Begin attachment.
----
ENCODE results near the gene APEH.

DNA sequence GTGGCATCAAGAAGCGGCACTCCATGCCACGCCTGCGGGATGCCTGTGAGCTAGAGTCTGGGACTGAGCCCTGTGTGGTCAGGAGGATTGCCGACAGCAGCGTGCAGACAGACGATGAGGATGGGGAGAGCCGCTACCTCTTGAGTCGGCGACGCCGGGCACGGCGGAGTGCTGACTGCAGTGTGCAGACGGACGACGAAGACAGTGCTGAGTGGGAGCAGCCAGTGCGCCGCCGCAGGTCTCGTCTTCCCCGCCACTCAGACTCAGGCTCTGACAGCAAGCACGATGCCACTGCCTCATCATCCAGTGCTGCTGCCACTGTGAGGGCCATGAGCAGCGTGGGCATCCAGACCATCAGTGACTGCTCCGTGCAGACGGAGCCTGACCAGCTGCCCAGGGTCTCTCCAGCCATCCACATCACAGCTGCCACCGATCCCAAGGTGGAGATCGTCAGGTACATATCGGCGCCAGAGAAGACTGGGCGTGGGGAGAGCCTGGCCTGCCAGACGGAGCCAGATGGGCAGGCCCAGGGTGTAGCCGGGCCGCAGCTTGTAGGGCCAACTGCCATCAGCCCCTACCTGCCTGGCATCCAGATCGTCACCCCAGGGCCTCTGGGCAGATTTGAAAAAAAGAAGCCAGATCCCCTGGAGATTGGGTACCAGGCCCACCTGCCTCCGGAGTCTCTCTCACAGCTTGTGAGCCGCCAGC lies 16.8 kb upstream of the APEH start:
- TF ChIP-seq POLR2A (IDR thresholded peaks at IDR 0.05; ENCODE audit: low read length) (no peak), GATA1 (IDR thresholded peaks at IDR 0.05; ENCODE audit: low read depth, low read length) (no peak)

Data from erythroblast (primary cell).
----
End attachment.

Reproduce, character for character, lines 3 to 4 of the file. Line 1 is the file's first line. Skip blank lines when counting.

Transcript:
- TF ChIP-seq POLR2A (IDR thresholded peaks at IDR 0.05; ENCODE audit: low read length) (no peak), GATA1 (IDR thresholded peaks at IDR 0.05; ENCODE audit: low read depth, low read length) (no peak)

Data from erythroblast (primary cell).